Scam Dissection

“Caution! Attack hackers to your account!”

What, exactly, am I being instructed to do here? Attack the “hackers” who are allegedly accessing my account? Oh, are you trying to warn me of something?

Scam e-mails nothing new, and despite lacking professionalism, there are innocent victims falling for them every day. The most important thing we can do is raise awareness of the problem, while having some fun in the process. It’s dissection time!

Scam E-Mail
Caution! The original scam e-mail as viewed in Microsoft Outlook.

“Hi, stranger!”

As we progress through the e-mail, you may begin to wonder why I am being referred to as a “stranger” here. I was under the impression that they would have known everything about me, but sadly, they did not take the time to learn my name. This is the first red flag.

“I hacked your device, because I sent you this message from your account.”

While it does look like the e-mail was received by the same account which sent it, this is not the case and is commonly referred to as ‘spoofing’. If we observe the headers, we can obtain some information about the origin server. Headers may be accessed in Microsoft Outlook by opening the e-mail in a new window, navigating to ‘File’ and then ‘Properties’.

“If you have already changed your password, my malware will be intercepts it every time.”

If in doubt, run a scan for malware on your device; however, if you have received this e-mail, it is highly unlikely that there is any related malware present.

“You may not know me, and you are most likely wondering why you are receiving this email, right?”

Scam e-mails spread like wildfire and e-mail addresses can be obtained through a variety of methods. This may be the result of a hijacked contact or even a database leak.

“In fact, I posted a malicious program on adults (pornography) of some websites, and you know that you visited these websites to enjoy (you know what I mean).”

I swear… I haven’t visited these websites for a long time (disclaimer: unspecified length of time). You must believe me!

“While you were watching video clips,
my trojan started working as a RDP (remote desktop) with a keylogger that gave me access to your screen as well as a webcam.”

The light next to your webcam to indicate it is operating is your friend, not your foe, so the next time you are watching “video clips”, keep an eye out for this.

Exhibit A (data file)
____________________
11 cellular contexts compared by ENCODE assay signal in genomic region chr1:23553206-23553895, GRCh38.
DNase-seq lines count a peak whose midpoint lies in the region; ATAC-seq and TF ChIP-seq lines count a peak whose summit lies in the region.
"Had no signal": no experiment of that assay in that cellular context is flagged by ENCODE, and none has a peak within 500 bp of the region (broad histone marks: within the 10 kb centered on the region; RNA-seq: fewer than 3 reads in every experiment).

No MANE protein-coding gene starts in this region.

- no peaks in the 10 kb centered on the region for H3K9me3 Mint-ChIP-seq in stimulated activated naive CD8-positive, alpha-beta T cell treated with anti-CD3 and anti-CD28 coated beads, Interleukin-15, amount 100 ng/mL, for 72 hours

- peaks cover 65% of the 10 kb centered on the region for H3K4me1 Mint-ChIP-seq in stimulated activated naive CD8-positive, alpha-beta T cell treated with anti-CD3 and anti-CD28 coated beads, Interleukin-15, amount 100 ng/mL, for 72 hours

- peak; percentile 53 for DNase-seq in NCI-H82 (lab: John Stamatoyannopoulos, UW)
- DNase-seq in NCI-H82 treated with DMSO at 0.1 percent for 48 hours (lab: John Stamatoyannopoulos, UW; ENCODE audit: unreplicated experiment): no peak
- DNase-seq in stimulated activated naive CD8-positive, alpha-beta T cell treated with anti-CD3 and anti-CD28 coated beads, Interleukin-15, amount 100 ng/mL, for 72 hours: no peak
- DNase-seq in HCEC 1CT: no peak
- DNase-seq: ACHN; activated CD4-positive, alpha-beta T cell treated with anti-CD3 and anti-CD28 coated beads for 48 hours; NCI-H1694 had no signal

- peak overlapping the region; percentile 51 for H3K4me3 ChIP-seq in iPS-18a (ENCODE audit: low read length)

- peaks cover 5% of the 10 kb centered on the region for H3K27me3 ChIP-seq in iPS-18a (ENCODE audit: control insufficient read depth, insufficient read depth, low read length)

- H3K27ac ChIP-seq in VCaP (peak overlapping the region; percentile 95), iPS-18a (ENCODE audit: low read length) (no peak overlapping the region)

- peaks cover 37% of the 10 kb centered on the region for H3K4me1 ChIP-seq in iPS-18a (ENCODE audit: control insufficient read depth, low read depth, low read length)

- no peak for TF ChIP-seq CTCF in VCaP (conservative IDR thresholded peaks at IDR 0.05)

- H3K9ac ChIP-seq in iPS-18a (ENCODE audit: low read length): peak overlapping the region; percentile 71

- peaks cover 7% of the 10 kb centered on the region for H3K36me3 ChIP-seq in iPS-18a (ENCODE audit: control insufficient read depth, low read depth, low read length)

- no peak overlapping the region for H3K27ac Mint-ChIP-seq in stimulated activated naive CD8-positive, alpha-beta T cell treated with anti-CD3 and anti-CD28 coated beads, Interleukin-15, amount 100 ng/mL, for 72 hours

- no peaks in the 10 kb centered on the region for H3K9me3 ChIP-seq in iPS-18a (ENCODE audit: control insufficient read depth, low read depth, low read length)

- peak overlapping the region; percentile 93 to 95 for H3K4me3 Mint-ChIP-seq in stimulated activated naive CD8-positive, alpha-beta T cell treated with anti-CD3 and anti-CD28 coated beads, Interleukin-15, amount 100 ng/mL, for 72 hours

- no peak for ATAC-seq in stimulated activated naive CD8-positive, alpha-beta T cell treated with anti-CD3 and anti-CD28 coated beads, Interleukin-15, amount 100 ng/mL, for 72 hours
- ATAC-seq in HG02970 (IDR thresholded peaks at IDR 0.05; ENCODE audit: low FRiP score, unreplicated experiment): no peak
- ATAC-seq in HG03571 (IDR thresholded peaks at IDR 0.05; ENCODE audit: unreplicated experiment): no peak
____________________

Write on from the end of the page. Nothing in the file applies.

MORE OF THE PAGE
“Immediately after this, my program gathered all your contacts from messenger, social networks, and also by e-mail.”

A hijacked contact could easily be the reason you are receiving e-mails such as this one. It is important that you take steps to avoid ending up in the same boat.

“What I’ve done?”

I’ll face myself to cross out what I’ve become!

“I made a double screen video.
The first part shows the video you watched (you have good taste, yes … but strange for me and other normal people), and the second part shows the recording of your webcam.”

I don’t really need somebody to tell me I have good taste. Back to the Future is the best movie ever produced. I am sorry that is strange to all the other normal people, and especially you, though.

“What should you do?”

I couldn’t think of anything witty in response to this, so I searched the internet. Apparently, this is the title of an American reality show. I wonder if it was worth watching.

“Well, I think $622 (USD dollars) is a fair price for our little secret.”

I really wish this was our little secret, but I was disappointed to hear that a friend received the same e-mail. I would like an explanation as to why you are changing me $3 more, beyond the obvious favouritism.

“You will make a bitcoin payment (if you don’t know, look for “how to buy bitcoins” on Google).”

The scammer now believes they are a fortune teller. In addition to a Creative Writing lesson, may I suggest Psychic Studies to increase the accuracy of your claim?

“BTC Address: 1PH5CYMeD4ZLTZ2ZYnGLFmQRjnptyLNqcf
(This is CASE sensitive, please copy and paste it)”

At the time of writing, this address has been submitted to the Bitcoin Abuse Database 93 times. My friend received a different address, so be careful.

“Remarks:
You have 2 days (48 hours) to pay. (I have a special code, and at the moment I know that you have read this email).”

Personally, I would prefer a Read Receipt in favour of a ‘special code’.

“If I don’t get bitcoins, I will send your video to all your contacts, including family members, colleagues, etc.”

The shame! The embarrassment! The cheek of even thinking I would fall for this!

“However, if I am paid, I will immediately destroy the video, and my trojan will be destruct someself.”

This is where I burst into laughter. You can just imagine Voltorb using the move ‘Destruct Someself’, can’t you?

“If you want to get proof, answer “Yes!” and resend this letter to youself.
And I will definitely send your video to your any 18 contacts.”

In addition to the scammer not knowing how many contacts are linked to an account, this is not something a regular user would pay attention to either. If it is not extreme, offering statistics could make an e-mail look legitimate.

“This is a non-negotiable offer, so please do not waste my personal and other people’s time by replying to this email.”

I would still like to know why my friend gets to pay $3 less. Let’s negotiate.

“Bye!”

Bye, stranger!

Don’t let yourself become a victim of this scam. If you receive an e-mail which looks like this, delete it immediately.

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